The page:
Tax revolt? Unpaid taxes from energy companies to Alberta towns more than double
Published Monday, January 20, 2020 6:56PM EST Last Updated Tuesday, January 21, 2020 12:40PM EST
A pumpjack works at a well head on an oil and gas installation near Cremona, Alta., Saturday, Oct. 29, 2016. THE CANADIAN PRESS/Jeff McIntosh
The amount of unpaid property taxes that oil and gas companies owe Alberta rural municipalities has more than doubled over the last year, a trend some are calling a tax revolt.
Rural Municipalities Alberta said Monday that a survey of its members shows that they are owed a total of $173 million -- a 114 per cent increase since a similar survey was done last spring.
"If Alberta's property tax system is not amended to prevent oil and gas companies from refusing to pay property taxes, many rural municipalities will struggle to remain viable," association president Al Kemmere said in a release.
Kemmere explained that municipalities want the province to change the rules so they can force companies to make good on tax debts. Property taxes on energy facilities are controlled by the province, not the local community.
"A lot of the oil and gas is doing their fair part as citizens, but we need legislation to force others to pay much like everybody else has to pay," said Kemmere.
In Ponoka County, south of Edmonton, Reeve Paul McLauchlin estimates his municipality is owed about $2.6 million out of a total municipal budget of $27 million.
"It creates operational constraints, our ability to provide community services. We have non-profits asking for assistance. We say 'no' more and more."
Industry says the way taxes are assessed is driving companies out of business. Properties are assessed by the provincial government, which evaluates them on replacement cost and not on market value, said Ben Brunnen, vice-president of the Canadian Association of Petroleum Producers.
"We defend the need for the province to take a look at how assessment works and have it reflective of the market," he said.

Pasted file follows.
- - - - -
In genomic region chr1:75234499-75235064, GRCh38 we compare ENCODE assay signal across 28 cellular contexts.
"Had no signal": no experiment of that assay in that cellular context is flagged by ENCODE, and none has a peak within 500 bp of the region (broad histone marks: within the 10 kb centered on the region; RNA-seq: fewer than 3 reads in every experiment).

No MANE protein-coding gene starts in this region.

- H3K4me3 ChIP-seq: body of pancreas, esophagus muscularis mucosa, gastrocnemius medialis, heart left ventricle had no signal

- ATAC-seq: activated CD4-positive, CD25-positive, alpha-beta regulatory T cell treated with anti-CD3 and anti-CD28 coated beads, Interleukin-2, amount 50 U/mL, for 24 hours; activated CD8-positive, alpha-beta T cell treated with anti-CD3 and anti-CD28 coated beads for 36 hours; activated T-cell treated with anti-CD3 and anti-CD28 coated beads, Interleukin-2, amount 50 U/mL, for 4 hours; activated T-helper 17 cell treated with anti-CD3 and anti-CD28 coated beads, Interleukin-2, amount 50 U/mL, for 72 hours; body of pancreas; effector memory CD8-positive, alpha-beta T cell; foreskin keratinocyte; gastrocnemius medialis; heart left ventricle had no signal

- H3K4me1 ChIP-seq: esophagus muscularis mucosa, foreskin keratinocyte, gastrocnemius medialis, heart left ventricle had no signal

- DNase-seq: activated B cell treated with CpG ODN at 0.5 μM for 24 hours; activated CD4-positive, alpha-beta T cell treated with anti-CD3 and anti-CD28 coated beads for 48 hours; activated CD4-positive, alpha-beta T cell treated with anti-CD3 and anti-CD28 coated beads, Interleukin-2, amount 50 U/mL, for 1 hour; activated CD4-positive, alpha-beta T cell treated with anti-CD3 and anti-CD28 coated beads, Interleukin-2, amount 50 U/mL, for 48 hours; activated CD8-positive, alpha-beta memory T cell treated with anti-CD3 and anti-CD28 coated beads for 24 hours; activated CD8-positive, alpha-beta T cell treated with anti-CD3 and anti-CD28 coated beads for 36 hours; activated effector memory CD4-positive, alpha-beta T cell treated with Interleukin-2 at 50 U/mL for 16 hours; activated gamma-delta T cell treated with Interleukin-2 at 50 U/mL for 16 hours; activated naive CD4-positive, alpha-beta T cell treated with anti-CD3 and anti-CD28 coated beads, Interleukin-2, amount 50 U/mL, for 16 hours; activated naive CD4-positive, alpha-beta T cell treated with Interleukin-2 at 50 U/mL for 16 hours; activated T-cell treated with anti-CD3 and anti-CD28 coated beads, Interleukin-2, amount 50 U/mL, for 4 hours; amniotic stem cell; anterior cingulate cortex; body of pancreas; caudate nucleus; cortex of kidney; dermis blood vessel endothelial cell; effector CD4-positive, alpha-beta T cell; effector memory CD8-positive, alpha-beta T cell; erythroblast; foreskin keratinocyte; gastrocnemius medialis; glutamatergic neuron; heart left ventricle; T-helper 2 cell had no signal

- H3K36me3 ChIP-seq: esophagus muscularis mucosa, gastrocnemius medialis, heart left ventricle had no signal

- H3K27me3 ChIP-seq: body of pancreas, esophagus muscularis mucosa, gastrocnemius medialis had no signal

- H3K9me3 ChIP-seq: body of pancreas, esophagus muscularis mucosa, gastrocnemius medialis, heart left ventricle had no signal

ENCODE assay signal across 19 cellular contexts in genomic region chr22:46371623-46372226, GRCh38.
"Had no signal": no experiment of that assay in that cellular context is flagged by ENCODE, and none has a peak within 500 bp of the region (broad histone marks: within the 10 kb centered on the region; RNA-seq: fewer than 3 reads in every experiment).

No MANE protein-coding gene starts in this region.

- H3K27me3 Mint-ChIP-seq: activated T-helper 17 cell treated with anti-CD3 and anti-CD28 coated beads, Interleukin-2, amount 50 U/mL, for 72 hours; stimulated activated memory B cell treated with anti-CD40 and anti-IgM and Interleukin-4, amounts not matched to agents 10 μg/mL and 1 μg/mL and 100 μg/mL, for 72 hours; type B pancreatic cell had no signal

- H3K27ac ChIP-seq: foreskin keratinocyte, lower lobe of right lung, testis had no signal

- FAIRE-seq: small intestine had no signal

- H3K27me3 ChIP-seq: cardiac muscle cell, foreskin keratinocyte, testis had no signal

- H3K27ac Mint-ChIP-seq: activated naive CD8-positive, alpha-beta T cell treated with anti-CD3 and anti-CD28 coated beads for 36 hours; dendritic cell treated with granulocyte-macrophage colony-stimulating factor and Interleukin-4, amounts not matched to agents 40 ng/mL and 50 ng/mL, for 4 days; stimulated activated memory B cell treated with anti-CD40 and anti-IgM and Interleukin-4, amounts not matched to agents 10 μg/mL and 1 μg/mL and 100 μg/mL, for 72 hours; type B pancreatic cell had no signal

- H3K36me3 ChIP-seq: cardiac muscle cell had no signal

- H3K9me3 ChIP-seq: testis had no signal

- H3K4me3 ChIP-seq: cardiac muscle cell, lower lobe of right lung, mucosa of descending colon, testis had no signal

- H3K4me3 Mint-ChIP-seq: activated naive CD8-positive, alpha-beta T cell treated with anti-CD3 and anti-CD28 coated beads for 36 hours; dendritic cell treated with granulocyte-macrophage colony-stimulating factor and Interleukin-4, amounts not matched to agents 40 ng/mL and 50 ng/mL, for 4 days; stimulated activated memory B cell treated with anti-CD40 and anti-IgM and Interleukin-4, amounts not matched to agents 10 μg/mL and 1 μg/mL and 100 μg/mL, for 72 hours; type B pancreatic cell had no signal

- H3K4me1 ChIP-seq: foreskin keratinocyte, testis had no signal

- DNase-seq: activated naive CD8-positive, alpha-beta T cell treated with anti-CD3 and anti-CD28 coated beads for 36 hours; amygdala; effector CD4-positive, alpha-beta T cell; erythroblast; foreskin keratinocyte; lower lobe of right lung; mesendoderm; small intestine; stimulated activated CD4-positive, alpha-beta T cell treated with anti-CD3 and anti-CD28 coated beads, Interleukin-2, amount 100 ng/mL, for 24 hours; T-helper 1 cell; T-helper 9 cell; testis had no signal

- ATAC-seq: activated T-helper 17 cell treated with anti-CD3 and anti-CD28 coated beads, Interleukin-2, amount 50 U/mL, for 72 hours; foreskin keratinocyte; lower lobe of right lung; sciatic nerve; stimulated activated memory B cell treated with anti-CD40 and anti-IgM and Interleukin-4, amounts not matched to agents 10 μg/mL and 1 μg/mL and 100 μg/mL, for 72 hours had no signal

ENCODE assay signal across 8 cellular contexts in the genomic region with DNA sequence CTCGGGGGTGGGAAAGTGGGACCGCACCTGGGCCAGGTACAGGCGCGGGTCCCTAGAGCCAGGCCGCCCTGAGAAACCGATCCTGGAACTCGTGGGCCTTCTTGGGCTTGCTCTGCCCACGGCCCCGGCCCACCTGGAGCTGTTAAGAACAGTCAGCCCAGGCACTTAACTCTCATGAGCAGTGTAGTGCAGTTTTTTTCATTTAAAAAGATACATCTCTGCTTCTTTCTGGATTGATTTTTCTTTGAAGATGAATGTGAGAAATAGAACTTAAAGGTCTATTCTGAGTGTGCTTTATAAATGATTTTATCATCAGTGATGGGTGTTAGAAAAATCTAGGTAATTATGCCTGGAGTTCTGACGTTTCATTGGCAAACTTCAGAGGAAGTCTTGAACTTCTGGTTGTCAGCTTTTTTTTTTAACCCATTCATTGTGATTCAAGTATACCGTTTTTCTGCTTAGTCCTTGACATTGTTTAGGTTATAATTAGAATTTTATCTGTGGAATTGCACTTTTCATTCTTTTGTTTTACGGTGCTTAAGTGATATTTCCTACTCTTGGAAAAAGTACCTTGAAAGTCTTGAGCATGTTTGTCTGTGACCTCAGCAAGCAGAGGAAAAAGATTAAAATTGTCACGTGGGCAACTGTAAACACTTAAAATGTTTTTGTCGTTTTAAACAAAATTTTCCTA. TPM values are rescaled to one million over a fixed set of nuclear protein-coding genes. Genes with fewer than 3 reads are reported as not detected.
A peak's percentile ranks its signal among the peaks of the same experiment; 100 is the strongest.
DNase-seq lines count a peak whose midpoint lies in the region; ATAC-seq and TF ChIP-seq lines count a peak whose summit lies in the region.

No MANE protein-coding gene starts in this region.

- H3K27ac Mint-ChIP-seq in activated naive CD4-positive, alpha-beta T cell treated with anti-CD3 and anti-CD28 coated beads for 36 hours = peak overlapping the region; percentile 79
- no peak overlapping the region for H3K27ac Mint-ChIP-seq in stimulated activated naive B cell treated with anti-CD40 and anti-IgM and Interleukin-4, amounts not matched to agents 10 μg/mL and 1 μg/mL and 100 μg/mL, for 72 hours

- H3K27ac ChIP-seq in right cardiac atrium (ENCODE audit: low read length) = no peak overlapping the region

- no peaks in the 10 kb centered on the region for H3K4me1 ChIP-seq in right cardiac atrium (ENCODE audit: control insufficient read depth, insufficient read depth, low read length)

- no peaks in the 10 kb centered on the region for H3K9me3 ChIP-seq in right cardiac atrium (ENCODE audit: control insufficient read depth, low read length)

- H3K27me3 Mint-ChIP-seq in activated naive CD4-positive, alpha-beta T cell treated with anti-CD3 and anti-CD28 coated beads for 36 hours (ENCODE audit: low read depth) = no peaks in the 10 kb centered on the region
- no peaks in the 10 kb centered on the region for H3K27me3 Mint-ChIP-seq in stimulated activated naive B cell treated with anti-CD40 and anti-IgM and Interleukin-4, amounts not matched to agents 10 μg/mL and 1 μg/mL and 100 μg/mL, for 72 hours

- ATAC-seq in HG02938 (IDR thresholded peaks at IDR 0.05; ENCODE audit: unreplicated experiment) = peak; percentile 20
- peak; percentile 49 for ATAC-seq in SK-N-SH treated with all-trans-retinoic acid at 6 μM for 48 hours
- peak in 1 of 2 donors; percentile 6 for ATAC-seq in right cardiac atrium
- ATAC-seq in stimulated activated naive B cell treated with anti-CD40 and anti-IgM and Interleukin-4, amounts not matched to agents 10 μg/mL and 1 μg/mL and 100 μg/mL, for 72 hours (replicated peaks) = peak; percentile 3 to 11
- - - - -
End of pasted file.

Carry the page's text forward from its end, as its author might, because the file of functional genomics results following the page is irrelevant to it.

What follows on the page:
"A lot of these unpaid taxes are coming in jurisdictions where you've got assets that are older and not as productive or economic. The choice for these types of assets is to shut (them) in or find a way to reduce costs."
Those shut-in wells often end up abandoned and unreclaimed after a bankruptcy, said Brunnen, who suggested some municipalities are going to have to accept less oil and gas revenue.
The Alberta Court of Appeal ruled last year that municipalities are unsecured creditors, which puts them at the back of the line for tax debt collection after a bankruptcy.
"Oilpatch property taxes are now voluntary," suggested Regan Boychuk, a researcher with the Alberta Liabilities Disclosure Project, which works to understand the impact of old energy infrastructure.
McLauchlin, also an oilpatch consultant, said about 40 per cent of unpaid taxes are from severely distressed companies in an industry hard and widely hit by lower resource prices. The rest of the shortfall is from companies that continue to operate but don't pay.
"My personal opinion is that this is a tax revolt," McLauchlin said. "They are using this as a lever to decrease their assessment and change those costs."
Some of that has already occurred. Last year, Alberta's United Conservative government implemented legislation allowing municipalities to cut taxes on certain kinds of wells by up to about one-third.
The province initially reimbursed municipalities for the cuts. But the municipalities say that program has ended and they've been left to absorb the loss.
Boychuk said mill rates on wells and other facilities haven't changed in years. Oil and gas reserves, however, have declined.
"What industry is really saying is that they've depleted their wells so far they can't cover operating costs. The wells are done and whatever wealth remains needs to be directed to cleanup rather than looted any further before bankruptcy."
The number of wells under care of the Orphan Well Association, an industry-funded group that cleans up abandoned wells, stands at 3,400 -- an increase of 300 since last January.
This report by The Canadian Press was first published Jan. 20, 2020